With a shape reminiscent of a Game Gear, revised controls and hardware, Anthony Campusano’s rig looks extremely fun!
As reported on 3DPrint.com, Campusano’s Game Boy-inspired prototype was quite the crowd-pleaser at World Maker Faire in New York. Although wider than it is tall (like most portables to follow), and with many more buttons, this handheld console still screams “original Game Boy.” Perhaps this is because of its color scheme, or even the angle of the buttons. (more…)
Suicide prevention charity R U OK? has partnered with digital innovation agency Fusion to create a fully-connected device in the form of a question mark with hopes of sparking a million conversations throughout Australia. Similar to the Olympic Torch, Quentin will be passed from person to person as it makes its way from town to town starting on Thursday, September 8th.
But unlike the Olympic Torch, the route is not planned. Instead, the journey is determined by the challenge it issues to each new keeper motivating them to reconnect face-to-face with people in their lives. (more…)
A team from the University of California, Riverside has developed a LEGO-like system of blocks that enables users to make custom chemical and biological research instruments quickly, easily and affordably. The 3D-printed blocks can create various scientific tools, which can be used in university labs, schools, hospitals, or anywhere else.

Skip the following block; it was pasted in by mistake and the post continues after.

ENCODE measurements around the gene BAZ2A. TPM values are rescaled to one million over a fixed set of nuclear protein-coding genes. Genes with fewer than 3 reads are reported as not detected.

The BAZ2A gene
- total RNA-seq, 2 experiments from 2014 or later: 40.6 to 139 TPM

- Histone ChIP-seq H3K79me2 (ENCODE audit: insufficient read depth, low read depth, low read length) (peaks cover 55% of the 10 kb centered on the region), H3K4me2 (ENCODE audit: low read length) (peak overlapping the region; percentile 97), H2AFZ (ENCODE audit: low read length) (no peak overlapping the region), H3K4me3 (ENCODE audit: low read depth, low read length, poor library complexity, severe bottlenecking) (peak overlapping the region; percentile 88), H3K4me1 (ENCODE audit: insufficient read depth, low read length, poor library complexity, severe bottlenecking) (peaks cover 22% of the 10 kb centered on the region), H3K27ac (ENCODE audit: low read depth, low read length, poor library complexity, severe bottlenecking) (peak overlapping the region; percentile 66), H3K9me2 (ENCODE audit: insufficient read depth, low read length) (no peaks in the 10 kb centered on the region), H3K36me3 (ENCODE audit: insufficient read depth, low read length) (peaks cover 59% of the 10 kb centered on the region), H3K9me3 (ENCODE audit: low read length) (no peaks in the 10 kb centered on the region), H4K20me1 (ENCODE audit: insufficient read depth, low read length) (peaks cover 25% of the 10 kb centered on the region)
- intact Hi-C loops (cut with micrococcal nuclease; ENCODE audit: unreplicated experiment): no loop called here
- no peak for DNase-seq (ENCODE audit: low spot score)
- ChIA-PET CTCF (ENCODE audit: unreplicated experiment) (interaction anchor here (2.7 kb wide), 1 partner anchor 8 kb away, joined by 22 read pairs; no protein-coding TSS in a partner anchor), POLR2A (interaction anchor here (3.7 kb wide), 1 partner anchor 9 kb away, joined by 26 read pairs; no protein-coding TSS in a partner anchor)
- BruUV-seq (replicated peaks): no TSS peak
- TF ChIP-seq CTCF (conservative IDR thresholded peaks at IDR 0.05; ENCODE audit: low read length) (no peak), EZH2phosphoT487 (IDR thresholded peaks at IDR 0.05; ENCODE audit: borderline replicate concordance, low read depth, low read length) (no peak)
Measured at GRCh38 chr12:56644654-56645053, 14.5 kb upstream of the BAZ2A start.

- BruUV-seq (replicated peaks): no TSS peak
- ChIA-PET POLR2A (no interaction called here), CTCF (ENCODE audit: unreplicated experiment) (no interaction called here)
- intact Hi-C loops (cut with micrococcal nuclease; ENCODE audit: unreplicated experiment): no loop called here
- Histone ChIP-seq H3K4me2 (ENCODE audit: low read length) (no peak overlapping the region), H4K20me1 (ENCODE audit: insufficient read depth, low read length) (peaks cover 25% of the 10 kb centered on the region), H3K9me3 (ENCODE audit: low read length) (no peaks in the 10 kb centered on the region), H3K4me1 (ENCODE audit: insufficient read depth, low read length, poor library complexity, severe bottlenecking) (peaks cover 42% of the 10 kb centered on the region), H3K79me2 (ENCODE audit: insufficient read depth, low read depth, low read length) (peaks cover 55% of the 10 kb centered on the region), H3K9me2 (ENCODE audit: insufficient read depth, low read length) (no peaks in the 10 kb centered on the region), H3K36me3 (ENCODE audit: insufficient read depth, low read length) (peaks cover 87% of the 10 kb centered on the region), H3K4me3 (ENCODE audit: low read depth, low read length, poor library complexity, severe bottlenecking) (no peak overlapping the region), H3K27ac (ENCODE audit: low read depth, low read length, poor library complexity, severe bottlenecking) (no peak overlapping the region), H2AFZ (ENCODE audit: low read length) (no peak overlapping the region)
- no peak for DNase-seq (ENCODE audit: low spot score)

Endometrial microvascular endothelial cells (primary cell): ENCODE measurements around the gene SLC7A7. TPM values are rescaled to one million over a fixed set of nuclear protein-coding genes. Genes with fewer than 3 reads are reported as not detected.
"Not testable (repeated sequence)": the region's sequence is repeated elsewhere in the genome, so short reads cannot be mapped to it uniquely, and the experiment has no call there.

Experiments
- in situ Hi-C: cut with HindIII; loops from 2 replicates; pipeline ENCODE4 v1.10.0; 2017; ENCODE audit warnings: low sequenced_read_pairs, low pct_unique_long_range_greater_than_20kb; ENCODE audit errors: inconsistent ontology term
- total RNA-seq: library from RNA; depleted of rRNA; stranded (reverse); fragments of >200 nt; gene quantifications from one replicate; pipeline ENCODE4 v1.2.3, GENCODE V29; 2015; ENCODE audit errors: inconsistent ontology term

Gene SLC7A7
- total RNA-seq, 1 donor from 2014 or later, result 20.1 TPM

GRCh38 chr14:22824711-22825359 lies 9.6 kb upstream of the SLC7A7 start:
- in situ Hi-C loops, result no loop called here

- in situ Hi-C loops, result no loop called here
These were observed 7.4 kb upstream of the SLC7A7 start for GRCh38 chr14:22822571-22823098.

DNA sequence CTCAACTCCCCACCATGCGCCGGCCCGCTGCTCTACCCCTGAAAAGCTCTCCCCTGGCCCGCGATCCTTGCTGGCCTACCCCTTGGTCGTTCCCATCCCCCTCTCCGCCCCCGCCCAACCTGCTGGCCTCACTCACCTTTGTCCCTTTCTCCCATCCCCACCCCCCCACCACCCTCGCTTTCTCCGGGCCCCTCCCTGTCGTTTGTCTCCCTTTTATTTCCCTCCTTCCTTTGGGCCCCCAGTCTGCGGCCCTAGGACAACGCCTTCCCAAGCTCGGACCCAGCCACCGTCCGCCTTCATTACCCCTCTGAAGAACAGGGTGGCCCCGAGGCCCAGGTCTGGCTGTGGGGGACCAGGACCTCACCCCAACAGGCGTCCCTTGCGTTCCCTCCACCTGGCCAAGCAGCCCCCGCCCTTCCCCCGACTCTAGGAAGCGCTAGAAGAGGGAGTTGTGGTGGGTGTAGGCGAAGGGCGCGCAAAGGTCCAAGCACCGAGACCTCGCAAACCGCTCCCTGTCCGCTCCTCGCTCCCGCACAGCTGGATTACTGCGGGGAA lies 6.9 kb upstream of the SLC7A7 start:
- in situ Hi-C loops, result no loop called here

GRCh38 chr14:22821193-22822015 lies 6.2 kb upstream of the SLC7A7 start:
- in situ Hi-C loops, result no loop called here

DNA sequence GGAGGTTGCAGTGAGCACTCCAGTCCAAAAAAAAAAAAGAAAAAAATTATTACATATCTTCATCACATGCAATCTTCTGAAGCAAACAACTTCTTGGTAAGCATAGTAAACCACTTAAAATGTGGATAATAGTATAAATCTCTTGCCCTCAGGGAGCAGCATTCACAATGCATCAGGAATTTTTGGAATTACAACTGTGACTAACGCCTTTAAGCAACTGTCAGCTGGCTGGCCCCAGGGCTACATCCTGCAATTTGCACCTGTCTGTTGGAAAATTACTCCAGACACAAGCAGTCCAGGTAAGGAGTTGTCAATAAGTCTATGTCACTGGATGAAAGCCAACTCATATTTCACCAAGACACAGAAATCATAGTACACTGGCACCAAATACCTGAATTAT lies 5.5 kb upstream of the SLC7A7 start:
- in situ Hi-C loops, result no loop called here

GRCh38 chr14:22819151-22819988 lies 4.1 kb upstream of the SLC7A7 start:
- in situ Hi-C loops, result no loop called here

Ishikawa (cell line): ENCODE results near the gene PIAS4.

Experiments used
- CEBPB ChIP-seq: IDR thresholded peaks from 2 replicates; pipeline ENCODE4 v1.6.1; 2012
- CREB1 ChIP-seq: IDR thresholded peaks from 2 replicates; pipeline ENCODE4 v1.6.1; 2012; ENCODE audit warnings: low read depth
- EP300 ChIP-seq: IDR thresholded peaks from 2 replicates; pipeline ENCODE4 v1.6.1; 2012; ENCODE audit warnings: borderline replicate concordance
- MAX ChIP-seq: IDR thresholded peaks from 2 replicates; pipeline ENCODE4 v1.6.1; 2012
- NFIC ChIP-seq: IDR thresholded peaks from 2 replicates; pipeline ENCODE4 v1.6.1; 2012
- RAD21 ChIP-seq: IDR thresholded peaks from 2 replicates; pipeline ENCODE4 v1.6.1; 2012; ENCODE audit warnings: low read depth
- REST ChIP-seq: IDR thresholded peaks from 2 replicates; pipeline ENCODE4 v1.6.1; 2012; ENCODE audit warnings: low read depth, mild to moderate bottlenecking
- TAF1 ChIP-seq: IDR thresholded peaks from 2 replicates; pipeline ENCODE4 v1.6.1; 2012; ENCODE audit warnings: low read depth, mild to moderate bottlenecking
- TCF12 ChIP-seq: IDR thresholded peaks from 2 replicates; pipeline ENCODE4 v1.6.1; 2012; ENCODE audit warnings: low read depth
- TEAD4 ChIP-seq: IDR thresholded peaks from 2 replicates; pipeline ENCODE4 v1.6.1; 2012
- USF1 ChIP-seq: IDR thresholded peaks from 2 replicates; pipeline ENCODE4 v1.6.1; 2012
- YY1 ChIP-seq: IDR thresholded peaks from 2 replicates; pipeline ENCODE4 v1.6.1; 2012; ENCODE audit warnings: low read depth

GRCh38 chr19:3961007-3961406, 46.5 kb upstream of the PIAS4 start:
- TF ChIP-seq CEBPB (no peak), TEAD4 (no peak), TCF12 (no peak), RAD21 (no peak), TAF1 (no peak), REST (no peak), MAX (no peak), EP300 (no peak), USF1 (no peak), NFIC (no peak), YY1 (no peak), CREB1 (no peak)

The blocks–which are called Multifluidic Evolutionary Components (MECs)–are described in the journal PLOS ONE. Each unit performs a basic task found in a lab instrument, such as pumping fluids, making measurements, or interfacing with a user. Since the blocks are designed to work together, users can build apparatus—like bioreactors for making alternative fuels or acid-base titration tools for high school chemistry classes—rapidly and efficiently. The blocks are especially well-suited for resource-limited settings, where a library of blocks could be utilized to create an assortment of different research and diagnostic equipment. (more…)
The brainchild of Tomás de Camino Beck, Polymath Boxes are experimental sound boxes. Using a Genuino Uno and 101 along with some 3D printing, these units enable young Makers and adults to experiment with programming and math to produce noises and tunes, from square and triangular waves to sample players and interactive sound generators.